Opinion

Let’s learn lessons of history and be clear on criteria for calling border poll – Cormac Moore

Ambiguity around creation of the Boundary Commission 100 years ago proved disastrous for northern nationalists

Cormac Moore

Cormac Moore

Historian Cormac Moore is a columnist with The Irish News and editor of On This Day.

Éamon de Valera, second from left, and his party return on the Irish boat at Holyhead after successful talks with the British government on the formation of an Irish Free State. Also pictured are (left to right) R C Barton, Count Plunkett, Arthur Griffiths and Austin Stack
Ireland & Independence - Irish Treaty - 1921 Éamon de Valera, second from left, and his party return on the Irish boat at Holyhead after successful talks with the British government on the formation of an Irish Free State. Also pictured are (left to right) R C Barton, Count Plunkett, Arthur Griffiths and Austin Stack (PA/PA)

At the heart of much of the problems around Article 12 of the 1921 Anglo-Irish Treaty, which provided for a Boundary Commission to determine the contours of the border on the island of Ireland, was its ambiguity.

This allowed for many different interpretations that were exploited by British governments as well as the British-appointed chair of the Boundary Commission, Justice Richard Feetham, which ultimately resulted in the border by late 1925 remaining as it was drawn up under the Government of Ireland Act 1920.

There is also an ambiguous clause in the Good Friday Agreement that has the potential to cause great harm. Schedule 1 (2) states that the British Secretary of State for Northern Ireland “shall exercise the power” to call a border poll “if at any time it appears likely to him that a majority of those voting would express a wish that Northern Ireland should cease to be part of the United Kingdom and form part of a united Ireland”.

This leaves the fate of a border poll being called in the hands of British governments to act fairly and impartially – something, as shown in the past, that cannot be guaranteed.

Donegal farmers found themselves having to wait until the new border post at Galliagh opened before they could bring their produce into Derry to sell.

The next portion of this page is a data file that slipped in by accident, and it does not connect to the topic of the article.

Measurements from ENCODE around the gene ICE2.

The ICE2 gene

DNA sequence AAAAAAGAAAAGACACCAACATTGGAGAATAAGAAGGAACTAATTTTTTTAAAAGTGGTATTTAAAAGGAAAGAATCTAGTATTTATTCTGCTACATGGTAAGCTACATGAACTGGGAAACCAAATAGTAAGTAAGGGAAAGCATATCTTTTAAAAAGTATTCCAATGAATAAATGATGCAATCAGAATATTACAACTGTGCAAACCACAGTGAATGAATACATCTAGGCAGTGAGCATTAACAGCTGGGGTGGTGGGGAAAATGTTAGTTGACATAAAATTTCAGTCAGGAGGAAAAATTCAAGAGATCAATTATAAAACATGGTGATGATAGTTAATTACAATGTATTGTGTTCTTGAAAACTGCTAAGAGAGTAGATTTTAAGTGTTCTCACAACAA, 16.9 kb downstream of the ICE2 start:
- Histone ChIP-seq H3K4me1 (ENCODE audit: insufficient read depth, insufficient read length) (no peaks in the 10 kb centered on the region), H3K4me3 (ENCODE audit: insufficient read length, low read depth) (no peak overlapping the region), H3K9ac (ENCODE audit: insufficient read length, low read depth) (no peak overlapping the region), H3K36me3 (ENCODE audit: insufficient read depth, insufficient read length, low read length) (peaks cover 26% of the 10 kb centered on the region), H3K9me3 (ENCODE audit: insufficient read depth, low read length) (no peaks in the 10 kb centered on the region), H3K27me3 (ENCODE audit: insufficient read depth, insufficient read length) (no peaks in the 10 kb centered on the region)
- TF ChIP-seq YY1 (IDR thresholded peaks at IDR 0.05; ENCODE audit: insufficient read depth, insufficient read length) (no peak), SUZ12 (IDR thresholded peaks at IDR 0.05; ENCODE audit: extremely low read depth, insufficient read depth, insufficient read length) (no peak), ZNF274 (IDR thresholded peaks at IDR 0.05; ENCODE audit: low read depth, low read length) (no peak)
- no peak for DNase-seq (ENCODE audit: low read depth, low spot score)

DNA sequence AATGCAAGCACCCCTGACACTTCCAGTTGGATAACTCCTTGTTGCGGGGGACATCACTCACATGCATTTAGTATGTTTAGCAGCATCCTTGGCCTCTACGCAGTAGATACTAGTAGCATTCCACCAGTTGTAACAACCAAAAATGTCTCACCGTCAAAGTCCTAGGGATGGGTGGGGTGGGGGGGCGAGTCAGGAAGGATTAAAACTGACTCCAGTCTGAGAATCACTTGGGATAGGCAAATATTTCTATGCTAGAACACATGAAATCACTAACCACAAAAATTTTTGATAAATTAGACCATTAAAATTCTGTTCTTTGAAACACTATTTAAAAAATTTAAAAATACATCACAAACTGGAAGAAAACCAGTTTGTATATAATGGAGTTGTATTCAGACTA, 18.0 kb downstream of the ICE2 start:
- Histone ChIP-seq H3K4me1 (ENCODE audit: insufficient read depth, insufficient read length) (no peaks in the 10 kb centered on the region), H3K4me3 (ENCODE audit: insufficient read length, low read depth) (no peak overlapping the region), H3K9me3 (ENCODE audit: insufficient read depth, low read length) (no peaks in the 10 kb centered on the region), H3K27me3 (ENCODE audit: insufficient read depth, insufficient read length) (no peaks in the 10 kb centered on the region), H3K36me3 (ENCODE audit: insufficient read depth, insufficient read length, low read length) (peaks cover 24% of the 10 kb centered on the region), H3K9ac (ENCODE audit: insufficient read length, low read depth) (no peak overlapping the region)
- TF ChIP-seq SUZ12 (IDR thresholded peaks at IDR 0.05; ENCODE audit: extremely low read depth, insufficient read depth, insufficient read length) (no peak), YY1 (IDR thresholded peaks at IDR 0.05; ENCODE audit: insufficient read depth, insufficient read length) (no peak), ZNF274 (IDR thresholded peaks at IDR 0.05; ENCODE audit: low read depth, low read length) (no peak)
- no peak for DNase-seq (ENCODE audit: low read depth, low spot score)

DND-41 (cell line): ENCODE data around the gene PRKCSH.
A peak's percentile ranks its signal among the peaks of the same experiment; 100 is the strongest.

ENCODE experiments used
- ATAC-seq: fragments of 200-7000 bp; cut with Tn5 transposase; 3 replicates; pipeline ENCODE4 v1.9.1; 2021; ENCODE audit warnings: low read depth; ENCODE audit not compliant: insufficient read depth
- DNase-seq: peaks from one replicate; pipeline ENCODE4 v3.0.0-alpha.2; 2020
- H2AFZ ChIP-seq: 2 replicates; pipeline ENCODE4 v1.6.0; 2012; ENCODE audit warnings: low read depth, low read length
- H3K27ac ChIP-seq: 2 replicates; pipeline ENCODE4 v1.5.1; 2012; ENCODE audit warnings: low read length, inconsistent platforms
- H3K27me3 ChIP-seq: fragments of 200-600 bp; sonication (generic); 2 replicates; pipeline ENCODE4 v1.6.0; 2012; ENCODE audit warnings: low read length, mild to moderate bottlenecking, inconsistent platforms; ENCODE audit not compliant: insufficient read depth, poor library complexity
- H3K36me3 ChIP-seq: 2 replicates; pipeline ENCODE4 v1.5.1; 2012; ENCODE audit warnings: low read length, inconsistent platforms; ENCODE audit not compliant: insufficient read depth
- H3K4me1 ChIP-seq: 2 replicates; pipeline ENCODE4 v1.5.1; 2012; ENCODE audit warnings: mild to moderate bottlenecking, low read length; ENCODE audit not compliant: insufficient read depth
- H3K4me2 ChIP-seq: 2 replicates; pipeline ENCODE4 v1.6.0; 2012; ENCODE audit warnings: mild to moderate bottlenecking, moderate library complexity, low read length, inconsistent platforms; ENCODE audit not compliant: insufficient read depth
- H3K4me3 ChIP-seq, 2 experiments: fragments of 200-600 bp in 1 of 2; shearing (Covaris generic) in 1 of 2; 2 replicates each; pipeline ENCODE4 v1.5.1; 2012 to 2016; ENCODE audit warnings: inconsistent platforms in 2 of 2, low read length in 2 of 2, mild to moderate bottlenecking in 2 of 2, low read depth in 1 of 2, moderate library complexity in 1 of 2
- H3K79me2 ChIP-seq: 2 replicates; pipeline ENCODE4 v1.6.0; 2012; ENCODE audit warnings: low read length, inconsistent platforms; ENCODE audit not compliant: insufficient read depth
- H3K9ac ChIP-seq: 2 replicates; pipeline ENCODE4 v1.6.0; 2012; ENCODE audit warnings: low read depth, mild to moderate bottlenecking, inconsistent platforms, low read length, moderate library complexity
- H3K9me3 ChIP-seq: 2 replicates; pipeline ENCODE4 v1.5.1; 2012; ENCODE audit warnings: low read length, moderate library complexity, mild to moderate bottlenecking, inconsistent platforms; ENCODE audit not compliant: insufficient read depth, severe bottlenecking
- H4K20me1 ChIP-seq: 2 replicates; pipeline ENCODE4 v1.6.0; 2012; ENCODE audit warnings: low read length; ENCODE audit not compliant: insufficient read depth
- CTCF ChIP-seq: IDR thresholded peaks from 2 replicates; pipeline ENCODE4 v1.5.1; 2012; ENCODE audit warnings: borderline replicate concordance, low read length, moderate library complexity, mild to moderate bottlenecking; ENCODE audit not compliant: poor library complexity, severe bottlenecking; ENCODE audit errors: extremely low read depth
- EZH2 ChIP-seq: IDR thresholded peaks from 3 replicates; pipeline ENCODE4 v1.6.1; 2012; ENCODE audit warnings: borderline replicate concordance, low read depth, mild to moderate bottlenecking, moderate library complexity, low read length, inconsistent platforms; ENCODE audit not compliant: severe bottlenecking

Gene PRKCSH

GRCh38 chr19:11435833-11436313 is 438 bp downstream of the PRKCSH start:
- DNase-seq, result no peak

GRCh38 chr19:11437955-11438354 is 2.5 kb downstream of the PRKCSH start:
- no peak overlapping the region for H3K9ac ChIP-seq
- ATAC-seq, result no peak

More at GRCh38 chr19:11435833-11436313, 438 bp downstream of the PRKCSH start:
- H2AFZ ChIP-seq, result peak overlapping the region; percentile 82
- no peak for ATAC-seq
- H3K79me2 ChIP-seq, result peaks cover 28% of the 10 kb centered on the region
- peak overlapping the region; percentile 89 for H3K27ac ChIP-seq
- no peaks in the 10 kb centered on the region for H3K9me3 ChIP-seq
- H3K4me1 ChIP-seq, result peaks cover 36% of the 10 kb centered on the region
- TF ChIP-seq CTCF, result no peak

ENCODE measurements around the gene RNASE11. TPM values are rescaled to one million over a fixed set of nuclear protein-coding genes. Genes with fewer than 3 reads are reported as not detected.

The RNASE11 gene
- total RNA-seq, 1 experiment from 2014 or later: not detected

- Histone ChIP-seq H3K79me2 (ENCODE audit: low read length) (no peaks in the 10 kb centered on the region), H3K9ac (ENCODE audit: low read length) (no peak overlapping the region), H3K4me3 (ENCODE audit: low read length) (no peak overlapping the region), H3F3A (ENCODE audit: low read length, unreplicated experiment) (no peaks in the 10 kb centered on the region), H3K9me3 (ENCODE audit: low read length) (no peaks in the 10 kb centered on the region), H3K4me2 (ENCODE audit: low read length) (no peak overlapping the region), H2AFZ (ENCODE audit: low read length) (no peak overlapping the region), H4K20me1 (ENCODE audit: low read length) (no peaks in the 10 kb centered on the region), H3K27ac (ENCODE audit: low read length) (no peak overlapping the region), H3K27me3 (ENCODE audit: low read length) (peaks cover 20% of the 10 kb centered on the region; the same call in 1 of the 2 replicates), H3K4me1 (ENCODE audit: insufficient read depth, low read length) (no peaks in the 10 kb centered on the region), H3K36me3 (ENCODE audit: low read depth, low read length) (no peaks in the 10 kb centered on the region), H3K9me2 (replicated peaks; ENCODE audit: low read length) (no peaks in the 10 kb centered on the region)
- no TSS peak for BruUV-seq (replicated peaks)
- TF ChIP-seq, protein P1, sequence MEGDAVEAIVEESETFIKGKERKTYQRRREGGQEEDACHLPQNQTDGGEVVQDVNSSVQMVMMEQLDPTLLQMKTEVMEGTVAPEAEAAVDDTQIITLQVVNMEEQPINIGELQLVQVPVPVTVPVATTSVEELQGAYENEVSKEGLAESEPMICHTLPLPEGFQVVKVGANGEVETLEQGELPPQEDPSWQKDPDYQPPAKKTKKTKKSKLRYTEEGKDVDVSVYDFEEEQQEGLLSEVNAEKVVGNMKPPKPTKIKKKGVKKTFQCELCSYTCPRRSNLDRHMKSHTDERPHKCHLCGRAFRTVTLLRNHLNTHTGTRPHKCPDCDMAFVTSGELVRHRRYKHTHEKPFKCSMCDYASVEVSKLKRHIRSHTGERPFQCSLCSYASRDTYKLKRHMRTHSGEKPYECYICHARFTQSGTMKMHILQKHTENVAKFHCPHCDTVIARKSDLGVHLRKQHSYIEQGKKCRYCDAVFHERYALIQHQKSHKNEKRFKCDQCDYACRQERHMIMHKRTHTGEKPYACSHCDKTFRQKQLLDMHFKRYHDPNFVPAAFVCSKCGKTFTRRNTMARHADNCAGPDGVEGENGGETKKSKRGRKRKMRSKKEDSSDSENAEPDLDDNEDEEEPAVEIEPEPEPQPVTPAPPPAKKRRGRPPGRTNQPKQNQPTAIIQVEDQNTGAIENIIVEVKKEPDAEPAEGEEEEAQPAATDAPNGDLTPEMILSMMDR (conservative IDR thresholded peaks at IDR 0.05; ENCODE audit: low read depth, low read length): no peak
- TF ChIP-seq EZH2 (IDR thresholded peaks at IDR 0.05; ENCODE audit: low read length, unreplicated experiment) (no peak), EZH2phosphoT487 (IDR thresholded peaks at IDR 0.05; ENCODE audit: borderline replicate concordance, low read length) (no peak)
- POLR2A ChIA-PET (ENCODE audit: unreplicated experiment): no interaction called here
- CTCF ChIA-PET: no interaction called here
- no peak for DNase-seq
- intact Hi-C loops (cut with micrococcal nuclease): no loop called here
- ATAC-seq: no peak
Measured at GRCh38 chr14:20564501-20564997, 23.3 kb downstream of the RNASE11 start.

Donegal farmers found themselves having to wait until the new border post at Galliagh opened before they could bring their produce into Derry to sell

While the Boundary Commission clause in 1921 was viewed as a major concession to Sinn Féin, the details and wording proved to be disastrous for the party, and particularly for northern nationalists close to the border.

Article 12 stipulated that if Northern Ireland opted not to join the Irish Free State, which it did at the first opportunity in December 1922, a commission would determine the border “in accordance with the wishes of the inhabitants, so far as may be compatible with economic and geographic conditions”.

The clause was riddled with ambiguities. No timetable was mentioned or method outlined to ascertain the wishes of inhabitants, how exactly economic and geographic conditions would relate to popular opinion, and which would prove most important. The areas and sizes of the units (small areas like district electoral divisions or entire counties) to be considered for transfer were not decided upon. Could Free State territory be transferred as well as northern territory? No plebiscite was asked for.



Another fatal anomaly from an Irish nationalist perspective was that the Boundary Commission, unlike those held in Europe around the same time, did not have an independent chairperson, and with its vague wording, the ambiguities were to be determined by a British-appointed judge. With the Irish Free State and Northern Ireland commissioners cancelling each other out, the decision by the Sinn Féin plenipotentiaries not to contest the British appointment of the judge proved decisive. Feetham was a British-born, South African-based judge with conservative political views. Unsurprisingly, all of his interpretations and decisions favoured the unionist over the nationalist case. In nationalist circles he became known as ‘Feetham-Cheat’em’.